Wave energy milestone demonstrates 'Australian ingenuity'
In an Australian-first, wave energy is supplying electricity to the national grid as a result of Australia's investment in a broad range of renewable energy technologies.
Minister for Industry and Science Ian Macfarlane officially switched on Carnegie's Perth Wave Energy Project at Garden Island in Western Australia on Wednesday (18 February), which is supported by an investment of $13.1 million of Federal Government funding through the Australian Renewable Energy Agency. The Australian Government is investing a further $13 million in developing the next generation of Carnegie's wave technology.
"This project will supply power to Australia's largest naval base, HMAS Stirling, in a tremendous achievement for both Carnegie and wave energy in Australia," Macfarlane said.
"It's the first time in Australia's history that a renewable wave power array has been connected to one of our major electricity grids.
"The project has the dual benefit of also including a desalination plant, which produces zero-emission fresh water from the waves.
"CETO wave energy technology is a world-leading home grown product that has been developed over 10 years by Carnegie.
"The submerged buoys operate under water, away from large storms and not visible from land, moving with the motion of the waves to drive offshore seabed pumps.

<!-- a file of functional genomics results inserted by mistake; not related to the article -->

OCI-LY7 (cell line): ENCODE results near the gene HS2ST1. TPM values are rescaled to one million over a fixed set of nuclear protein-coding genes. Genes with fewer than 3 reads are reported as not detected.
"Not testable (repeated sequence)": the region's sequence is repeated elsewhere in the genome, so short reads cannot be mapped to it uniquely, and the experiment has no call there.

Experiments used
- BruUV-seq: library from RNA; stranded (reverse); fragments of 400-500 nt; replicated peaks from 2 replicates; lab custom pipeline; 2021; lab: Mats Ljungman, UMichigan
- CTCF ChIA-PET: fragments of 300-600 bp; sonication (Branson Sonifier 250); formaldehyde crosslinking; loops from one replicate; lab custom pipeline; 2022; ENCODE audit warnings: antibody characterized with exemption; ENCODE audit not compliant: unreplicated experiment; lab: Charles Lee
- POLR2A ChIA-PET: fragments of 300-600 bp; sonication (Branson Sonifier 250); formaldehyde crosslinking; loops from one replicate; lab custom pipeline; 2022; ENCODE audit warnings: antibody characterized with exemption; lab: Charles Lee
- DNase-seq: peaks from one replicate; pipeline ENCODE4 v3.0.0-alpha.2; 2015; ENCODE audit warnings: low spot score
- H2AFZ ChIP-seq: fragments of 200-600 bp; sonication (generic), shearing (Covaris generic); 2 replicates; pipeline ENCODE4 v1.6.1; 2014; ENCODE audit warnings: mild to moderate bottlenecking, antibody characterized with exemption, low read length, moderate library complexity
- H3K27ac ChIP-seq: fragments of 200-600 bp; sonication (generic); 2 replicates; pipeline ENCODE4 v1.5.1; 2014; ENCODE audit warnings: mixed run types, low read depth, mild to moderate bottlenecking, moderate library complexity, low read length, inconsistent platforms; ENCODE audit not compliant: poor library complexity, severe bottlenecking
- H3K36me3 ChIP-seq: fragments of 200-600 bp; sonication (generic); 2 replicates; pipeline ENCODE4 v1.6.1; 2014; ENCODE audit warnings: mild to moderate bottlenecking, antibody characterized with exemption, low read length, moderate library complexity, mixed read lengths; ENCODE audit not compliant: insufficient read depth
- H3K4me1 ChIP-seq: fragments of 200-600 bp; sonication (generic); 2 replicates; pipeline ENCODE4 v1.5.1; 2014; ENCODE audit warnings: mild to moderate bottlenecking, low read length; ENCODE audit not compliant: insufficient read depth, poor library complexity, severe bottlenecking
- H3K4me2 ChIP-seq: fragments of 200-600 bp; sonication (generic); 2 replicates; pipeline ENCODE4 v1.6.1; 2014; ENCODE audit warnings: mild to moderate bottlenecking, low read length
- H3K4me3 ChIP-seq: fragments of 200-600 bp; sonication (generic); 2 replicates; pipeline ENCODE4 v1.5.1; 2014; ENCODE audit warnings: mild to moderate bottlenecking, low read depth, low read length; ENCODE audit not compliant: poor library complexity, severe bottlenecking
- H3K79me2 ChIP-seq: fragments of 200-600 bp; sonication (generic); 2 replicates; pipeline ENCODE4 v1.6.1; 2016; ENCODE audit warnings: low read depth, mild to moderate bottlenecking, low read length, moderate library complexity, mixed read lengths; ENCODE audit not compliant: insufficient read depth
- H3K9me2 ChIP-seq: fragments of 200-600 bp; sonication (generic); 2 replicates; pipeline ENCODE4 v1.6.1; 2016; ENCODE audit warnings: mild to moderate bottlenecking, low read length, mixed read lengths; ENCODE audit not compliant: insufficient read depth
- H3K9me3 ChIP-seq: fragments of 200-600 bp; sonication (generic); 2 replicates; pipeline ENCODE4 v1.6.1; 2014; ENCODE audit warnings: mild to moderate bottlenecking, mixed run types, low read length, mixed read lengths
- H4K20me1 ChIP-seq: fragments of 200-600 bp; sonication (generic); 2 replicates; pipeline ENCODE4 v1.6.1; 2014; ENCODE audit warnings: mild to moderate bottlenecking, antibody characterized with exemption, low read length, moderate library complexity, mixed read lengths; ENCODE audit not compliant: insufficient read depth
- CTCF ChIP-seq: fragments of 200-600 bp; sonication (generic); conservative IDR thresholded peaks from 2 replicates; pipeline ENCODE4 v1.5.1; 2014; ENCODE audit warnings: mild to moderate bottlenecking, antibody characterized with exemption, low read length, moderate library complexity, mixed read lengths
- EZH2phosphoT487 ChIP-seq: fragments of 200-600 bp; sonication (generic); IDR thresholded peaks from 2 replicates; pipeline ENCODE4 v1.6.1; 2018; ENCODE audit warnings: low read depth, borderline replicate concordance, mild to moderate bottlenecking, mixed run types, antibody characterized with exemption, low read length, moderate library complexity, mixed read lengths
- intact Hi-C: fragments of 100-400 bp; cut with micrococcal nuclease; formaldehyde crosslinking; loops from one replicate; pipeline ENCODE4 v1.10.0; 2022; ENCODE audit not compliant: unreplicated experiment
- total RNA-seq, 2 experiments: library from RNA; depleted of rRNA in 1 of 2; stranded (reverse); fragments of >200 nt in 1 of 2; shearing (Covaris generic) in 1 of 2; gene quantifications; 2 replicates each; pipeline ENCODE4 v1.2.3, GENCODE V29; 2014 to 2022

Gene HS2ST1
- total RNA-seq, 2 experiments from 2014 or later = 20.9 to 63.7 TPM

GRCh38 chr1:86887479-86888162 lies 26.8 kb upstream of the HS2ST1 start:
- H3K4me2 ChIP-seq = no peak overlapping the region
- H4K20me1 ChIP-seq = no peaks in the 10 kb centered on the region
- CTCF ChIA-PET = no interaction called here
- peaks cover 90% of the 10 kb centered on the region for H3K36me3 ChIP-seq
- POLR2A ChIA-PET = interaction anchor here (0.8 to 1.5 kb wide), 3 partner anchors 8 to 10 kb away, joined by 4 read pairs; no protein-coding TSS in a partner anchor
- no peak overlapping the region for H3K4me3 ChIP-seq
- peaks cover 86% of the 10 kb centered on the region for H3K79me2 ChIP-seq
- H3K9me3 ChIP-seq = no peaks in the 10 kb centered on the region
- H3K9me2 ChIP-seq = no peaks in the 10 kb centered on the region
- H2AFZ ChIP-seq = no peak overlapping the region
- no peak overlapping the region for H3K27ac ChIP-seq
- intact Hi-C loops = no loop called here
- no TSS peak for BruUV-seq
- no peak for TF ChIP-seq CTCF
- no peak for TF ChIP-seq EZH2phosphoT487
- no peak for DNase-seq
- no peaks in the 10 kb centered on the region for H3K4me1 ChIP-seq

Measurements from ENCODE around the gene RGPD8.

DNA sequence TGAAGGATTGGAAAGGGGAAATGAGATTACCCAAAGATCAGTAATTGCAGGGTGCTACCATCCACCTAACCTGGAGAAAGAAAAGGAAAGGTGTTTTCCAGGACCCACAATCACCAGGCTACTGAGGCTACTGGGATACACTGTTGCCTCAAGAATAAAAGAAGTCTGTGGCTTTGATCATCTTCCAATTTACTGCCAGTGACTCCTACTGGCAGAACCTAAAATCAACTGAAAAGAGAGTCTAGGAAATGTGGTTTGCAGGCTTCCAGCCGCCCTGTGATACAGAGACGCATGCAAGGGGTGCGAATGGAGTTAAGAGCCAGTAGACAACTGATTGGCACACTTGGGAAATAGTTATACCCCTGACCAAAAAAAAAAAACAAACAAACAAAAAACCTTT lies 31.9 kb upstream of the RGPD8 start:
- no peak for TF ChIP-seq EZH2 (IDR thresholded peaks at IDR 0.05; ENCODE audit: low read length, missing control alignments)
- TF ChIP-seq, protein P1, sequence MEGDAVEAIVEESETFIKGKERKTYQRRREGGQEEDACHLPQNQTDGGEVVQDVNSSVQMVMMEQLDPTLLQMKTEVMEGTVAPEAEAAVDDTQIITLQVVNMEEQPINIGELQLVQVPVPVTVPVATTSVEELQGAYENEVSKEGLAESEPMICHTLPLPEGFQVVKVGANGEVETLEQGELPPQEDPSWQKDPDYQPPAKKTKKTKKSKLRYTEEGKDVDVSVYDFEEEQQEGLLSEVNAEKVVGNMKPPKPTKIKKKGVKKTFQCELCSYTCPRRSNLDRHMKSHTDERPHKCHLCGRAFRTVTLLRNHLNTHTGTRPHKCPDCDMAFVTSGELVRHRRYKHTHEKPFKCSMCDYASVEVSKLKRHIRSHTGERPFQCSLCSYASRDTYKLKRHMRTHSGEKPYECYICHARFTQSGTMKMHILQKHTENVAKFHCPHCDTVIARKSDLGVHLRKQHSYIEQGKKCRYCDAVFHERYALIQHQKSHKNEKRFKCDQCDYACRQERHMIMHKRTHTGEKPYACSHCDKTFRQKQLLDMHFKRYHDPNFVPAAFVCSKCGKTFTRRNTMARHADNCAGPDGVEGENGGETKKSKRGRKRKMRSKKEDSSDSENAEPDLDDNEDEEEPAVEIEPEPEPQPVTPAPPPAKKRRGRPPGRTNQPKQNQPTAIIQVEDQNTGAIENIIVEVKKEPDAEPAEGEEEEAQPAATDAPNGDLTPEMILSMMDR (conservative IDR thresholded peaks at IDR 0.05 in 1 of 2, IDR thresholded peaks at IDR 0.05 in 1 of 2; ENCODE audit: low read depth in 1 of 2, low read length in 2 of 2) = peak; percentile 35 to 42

"High pressure water from CETO 5 buoys drives onshore hydroelectric turbines with 720kW peak capacity and feeds a desalination plant, providing renewable energy and fresh water.
Among the best in the world
"Australia has great potential for further wave energy applications, with the resources on our south and south-west coast among the best in the world. It makes sense to tap into this renewable potential that will help diversify our energy mix.
"The Carnegie project is great evidence of a commercial success in renewable energy. This type of practical application will guide future development of Australia's renewable energy sector.
"The Australian Government is investing further to support advances in wave technology, through a second tranche of funding of $13 million for Carnegie's CETO 6 Project – which is in its preliminary design phase.
"Renewable energy is an important part of Australia's energy profile, and the Australian Government is working to ensure it continues to play a role both here in Australia and through international applications."
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